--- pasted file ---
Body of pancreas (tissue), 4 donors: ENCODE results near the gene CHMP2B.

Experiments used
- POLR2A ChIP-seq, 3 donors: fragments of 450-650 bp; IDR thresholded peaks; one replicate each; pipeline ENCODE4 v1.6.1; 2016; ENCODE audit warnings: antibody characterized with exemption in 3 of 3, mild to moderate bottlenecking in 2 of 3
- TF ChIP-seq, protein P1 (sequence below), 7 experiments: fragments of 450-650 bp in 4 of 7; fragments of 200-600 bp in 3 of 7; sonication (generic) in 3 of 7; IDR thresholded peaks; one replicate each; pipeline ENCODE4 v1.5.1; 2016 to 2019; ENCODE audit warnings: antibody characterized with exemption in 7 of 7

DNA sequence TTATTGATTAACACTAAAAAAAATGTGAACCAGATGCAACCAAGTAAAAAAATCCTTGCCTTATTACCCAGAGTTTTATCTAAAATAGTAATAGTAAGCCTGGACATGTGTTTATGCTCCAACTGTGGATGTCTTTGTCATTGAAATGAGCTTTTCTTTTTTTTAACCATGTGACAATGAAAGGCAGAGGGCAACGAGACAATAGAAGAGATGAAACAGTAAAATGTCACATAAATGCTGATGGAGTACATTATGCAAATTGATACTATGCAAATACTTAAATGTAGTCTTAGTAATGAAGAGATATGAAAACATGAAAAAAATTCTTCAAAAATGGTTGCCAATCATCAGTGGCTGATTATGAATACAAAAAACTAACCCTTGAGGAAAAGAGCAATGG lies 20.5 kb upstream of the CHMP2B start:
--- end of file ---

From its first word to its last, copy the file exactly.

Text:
Body of pancreas (tissue), 4 donors: ENCODE results near the gene CHMP2B.

Experiments used
- POLR2A ChIP-seq, 3 donors: fragments of 450-650 bp; IDR thresholded peaks; one replicate each; pipeline ENCODE4 v1.6.1; 2016; ENCODE audit warnings: antibody characterized with exemption in 3 of 3, mild to moderate bottlenecking in 2 of 3
- TF ChIP-seq, protein P1 (sequence below), 7 experiments: fragments of 450-650 bp in 4 of 7; fragments of 200-600 bp in 3 of 7; sonication (generic) in 3 of 7; IDR thresholded peaks; one replicate each; pipeline ENCODE4 v1.5.1; 2016 to 2019; ENCODE audit warnings: antibody characterized with exemption in 7 of 7

DNA sequence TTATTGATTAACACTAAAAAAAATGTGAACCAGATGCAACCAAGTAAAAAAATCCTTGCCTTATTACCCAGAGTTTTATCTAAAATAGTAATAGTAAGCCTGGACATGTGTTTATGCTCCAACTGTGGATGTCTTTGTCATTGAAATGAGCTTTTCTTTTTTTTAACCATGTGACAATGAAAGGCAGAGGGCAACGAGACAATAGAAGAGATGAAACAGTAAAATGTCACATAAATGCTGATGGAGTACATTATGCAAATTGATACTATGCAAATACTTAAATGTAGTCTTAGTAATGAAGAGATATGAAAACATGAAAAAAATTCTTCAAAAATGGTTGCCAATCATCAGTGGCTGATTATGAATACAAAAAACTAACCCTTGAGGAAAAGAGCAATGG lies 20.5 kb upstream of the CHMP2B start: